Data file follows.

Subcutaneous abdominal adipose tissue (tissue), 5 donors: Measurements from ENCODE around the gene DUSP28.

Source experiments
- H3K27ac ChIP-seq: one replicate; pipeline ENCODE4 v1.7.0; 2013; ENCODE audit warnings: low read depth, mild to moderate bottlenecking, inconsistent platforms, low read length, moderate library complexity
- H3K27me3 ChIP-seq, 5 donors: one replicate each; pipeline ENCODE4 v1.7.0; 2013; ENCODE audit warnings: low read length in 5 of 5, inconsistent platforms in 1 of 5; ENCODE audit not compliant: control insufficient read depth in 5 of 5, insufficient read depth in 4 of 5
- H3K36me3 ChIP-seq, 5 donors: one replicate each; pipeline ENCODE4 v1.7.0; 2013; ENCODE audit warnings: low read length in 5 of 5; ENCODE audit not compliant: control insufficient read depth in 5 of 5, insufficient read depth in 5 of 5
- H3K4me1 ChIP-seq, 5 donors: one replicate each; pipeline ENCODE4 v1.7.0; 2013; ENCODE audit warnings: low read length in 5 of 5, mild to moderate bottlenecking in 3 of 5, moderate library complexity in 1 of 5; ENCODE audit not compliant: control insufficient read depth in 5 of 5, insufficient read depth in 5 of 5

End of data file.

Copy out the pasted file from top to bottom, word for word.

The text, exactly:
Subcutaneous abdominal adipose tissue (tissue), 5 donors: Measurements from ENCODE around the gene DUSP28.

Source experiments
- H3K27ac ChIP-seq: one replicate; pipeline ENCODE4 v1.7.0; 2013; ENCODE audit warnings: low read depth, mild to moderate bottlenecking, inconsistent platforms, low read length, moderate library complexity
- H3K27me3 ChIP-seq, 5 donors: one replicate each; pipeline ENCODE4 v1.7.0; 2013; ENCODE audit warnings: low read length in 5 of 5, inconsistent platforms in 1 of 5; ENCODE audit not compliant: control insufficient read depth in 5 of 5, insufficient read depth in 4 of 5
- H3K36me3 ChIP-seq, 5 donors: one replicate each; pipeline ENCODE4 v1.7.0; 2013; ENCODE audit warnings: low read length in 5 of 5; ENCODE audit not compliant: control insufficient read depth in 5 of 5, insufficient read depth in 5 of 5
- H3K4me1 ChIP-seq, 5 donors: one replicate each; pipeline ENCODE4 v1.7.0; 2013; ENCODE audit warnings: low read length in 5 of 5, mild to moderate bottlenecking in 3 of 5, moderate library complexity in 1 of 5; ENCODE audit not compliant: control insufficient read depth in 5 of 5, insufficient read depth in 5 of 5